Nova Credit, started as a Stanford graduate research project in 2015, has quickly gained ground as a cross-border credit reporting agency aiming to solve the problem of credit access for immigrants and underbanked. The platform will begin serving immigrants from South America through partnering with the Brazilian credit bureau Serasa Experian and the Peruvian credit bureau Círculo de Crédito, the platform’s second partnership after a successful launch with their bureau in Mexico.
“Prior to joining Nova Credit, I spent seven years working in financial inclusion in Latin America, including two years spent living in Peru working to help low-income individuals access credit and, by extension, a wider set of opportunities for themselves and their families,” blogged Nova Credit International Partnerships Cynthia McMurry. “Through the integrations with the Brazilian and Peruvian credit bureaus, we will help immigrants from both countries import their credit history to the U.S. and Canada. This in turn enables them to gain easier and fairer access to housing, credit cards, loans, and other products and services that require credit checks upon application.”
Alfonso Higueras Suarez, Managing Director of Peru, Círculo de Crédito, added that its collaboration with Nova Credit will give Peruvians emigrants the ability to use their existing credit history to access financial products and rent apartments, easing the strain of building a life in a new country.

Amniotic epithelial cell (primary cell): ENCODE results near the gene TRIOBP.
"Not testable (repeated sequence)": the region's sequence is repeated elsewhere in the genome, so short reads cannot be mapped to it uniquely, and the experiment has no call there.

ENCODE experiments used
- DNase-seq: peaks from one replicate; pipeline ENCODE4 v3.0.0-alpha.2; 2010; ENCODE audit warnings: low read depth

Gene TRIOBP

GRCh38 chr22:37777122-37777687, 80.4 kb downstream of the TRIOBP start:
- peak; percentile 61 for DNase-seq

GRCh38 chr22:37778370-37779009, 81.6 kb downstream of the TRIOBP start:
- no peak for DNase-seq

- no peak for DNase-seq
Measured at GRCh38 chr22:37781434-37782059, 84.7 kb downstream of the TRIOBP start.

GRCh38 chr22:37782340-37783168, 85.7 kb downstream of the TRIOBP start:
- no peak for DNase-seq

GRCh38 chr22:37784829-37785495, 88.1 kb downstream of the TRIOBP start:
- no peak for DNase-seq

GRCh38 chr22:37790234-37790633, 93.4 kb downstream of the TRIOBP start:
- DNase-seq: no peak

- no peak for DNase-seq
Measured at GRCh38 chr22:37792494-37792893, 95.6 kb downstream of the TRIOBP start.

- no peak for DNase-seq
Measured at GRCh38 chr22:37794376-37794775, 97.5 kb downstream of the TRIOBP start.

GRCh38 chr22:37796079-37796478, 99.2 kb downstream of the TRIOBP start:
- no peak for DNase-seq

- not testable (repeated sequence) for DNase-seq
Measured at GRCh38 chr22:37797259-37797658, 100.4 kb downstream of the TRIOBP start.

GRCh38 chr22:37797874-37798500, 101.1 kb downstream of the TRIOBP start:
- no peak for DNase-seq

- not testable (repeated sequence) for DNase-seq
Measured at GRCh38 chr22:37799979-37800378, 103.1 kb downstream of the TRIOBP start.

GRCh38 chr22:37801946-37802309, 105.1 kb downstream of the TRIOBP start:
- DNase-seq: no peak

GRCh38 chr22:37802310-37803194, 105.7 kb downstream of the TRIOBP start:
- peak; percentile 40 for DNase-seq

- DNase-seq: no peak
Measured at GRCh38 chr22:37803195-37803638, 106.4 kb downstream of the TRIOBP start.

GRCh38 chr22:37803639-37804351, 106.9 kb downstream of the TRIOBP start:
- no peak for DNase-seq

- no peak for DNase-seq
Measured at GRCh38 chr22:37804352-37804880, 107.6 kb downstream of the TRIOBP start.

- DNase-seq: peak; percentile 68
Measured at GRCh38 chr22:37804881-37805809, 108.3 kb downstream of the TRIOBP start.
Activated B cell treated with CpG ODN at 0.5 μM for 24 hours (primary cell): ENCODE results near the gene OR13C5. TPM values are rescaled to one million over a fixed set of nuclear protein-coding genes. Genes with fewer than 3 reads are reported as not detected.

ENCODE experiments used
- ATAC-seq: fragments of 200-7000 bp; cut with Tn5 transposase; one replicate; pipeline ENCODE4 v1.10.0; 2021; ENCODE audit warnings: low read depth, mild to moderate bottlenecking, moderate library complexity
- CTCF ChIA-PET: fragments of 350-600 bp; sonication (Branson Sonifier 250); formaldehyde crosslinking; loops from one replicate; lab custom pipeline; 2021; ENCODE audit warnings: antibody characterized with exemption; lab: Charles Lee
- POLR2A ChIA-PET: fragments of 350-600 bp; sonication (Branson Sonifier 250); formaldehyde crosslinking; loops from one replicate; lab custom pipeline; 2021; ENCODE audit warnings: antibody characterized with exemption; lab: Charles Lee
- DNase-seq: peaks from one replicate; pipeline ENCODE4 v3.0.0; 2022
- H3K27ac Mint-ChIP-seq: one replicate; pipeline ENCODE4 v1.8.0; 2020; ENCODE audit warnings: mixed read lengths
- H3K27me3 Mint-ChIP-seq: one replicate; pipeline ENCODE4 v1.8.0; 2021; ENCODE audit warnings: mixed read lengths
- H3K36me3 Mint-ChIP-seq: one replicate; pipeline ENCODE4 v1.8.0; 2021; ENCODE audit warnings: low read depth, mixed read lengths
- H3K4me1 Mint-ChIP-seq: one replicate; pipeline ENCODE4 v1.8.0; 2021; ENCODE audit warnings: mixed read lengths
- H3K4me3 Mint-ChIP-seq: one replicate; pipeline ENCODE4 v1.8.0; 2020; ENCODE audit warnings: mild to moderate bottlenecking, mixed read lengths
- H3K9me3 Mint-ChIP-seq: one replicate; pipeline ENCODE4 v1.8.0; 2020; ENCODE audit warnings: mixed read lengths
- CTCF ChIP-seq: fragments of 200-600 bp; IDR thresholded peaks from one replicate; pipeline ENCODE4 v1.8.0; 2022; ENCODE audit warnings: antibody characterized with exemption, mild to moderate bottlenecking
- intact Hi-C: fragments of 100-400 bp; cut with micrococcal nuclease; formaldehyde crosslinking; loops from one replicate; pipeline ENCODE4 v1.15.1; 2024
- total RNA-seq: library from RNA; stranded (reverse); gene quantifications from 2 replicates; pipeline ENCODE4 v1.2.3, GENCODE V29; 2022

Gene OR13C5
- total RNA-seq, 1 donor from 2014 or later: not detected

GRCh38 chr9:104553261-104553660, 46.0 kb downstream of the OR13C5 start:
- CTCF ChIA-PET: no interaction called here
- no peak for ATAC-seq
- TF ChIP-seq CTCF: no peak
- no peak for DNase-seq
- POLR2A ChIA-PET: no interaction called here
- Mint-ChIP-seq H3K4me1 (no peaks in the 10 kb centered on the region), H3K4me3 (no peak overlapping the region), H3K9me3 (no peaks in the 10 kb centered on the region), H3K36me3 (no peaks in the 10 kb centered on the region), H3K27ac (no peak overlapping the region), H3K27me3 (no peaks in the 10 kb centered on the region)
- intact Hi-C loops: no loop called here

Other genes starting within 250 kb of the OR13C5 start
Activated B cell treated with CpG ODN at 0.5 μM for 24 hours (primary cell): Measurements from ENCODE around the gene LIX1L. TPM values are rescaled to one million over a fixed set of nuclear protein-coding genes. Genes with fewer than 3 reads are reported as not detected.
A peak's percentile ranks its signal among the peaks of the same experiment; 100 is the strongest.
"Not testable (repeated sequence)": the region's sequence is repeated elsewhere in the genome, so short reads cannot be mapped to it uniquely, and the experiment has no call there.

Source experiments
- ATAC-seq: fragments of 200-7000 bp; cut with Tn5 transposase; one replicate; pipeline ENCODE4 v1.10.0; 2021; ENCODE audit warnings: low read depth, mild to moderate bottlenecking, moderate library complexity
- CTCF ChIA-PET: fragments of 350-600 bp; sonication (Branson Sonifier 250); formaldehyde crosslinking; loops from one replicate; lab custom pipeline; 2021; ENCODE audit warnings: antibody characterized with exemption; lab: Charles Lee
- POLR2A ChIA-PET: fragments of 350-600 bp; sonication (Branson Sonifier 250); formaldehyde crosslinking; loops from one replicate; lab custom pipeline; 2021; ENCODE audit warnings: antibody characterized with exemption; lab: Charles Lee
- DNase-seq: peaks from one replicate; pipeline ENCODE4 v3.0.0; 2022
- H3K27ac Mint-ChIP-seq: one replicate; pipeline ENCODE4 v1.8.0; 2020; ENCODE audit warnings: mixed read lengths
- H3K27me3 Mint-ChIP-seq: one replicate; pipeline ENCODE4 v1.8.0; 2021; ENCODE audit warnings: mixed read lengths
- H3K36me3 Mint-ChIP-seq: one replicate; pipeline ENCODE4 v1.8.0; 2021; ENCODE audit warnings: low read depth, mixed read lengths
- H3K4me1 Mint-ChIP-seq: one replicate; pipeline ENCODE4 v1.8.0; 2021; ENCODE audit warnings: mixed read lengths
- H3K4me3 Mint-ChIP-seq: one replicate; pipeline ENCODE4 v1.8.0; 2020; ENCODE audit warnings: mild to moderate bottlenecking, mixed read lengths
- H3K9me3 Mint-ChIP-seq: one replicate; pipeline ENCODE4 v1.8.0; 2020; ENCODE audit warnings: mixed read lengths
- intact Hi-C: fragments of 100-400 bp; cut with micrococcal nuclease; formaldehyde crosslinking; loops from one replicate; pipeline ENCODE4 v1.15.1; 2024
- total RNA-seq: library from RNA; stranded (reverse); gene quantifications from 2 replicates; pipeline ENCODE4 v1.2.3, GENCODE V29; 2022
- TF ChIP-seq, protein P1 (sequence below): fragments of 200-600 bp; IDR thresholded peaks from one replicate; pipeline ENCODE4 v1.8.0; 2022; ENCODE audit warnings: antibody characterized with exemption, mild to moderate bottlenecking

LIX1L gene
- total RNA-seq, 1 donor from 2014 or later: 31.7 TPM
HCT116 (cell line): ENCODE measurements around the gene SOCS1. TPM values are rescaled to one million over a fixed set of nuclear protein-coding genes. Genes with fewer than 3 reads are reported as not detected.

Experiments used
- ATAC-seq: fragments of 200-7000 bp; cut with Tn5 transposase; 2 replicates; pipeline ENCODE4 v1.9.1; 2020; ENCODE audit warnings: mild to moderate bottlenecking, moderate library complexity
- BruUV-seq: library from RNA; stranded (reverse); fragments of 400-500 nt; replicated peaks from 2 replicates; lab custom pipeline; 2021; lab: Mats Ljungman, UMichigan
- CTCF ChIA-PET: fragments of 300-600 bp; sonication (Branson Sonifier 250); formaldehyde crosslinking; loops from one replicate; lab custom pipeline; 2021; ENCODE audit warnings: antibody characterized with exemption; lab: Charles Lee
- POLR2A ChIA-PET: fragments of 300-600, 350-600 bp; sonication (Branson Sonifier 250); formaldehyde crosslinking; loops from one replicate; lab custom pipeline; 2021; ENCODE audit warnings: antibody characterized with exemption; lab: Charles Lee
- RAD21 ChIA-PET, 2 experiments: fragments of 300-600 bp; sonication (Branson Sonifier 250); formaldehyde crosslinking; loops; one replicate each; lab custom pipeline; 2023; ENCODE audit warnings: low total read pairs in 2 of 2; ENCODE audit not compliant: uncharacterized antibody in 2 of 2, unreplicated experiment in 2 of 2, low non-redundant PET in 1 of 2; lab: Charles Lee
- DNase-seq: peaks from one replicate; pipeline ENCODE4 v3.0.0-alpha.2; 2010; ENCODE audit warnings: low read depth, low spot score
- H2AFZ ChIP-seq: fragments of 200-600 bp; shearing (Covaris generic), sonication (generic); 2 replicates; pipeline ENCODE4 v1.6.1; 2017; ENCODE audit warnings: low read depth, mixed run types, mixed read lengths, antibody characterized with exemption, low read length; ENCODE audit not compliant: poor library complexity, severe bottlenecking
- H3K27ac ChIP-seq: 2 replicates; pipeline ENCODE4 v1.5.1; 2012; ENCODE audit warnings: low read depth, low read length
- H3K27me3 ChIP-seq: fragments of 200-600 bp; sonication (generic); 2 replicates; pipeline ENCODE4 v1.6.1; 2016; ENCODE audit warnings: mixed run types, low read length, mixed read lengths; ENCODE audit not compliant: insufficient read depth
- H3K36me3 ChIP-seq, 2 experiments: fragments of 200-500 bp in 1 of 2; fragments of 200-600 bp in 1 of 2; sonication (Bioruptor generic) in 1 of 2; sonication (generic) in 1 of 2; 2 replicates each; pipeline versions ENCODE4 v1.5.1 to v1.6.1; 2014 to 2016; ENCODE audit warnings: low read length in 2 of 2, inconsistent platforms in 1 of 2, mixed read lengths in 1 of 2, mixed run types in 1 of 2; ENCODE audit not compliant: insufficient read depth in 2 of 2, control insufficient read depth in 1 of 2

Co-founded by Nicky Goulimis, Misha Esipov and Loek Janssen, Nova believes that it’s both an ethical and strategic priority to continue building its international bureau network, particularly in Latin America, and foresees significant additional expansion in the region in the next several months.@nova_credit Latin American growth: 'With our data partnership growth into Peru and Brazil, we are now positioned to help immigrants from every continent except Antarctica.' @fintechClick To Tweet
“We’re proud to play a role in helping immigrants get on their feet as they seek opportunity or asylum,” noted McMurry, citing the prevalence of anti-immigrant sentiment. “With our data partnership growth into Peru and Brazil, we are now positioned to help immigrants from every continent except Antarctica.”
With regard to the new partnership in Brazil, Vander Nagata, the Vice President of Consumer Information at Serasa Experian Brazil, observed that
“Tens of thousands of Brazilians move to the United States each year and find themselves unable to access the types of quality financial products they could access in Brazil simply because they lack a U.S. credit history. Partnering with Nova Credit will contribute to solving this problem and enable Brazilians who move abroad to bring their credit history with them.”
Nova has said that it is poised to add new countries to its platform and is game for “another year of strong growth.”
Nova investors, include SV Angel, Y Combinator, nyca, General Catalyst and Index Ventures.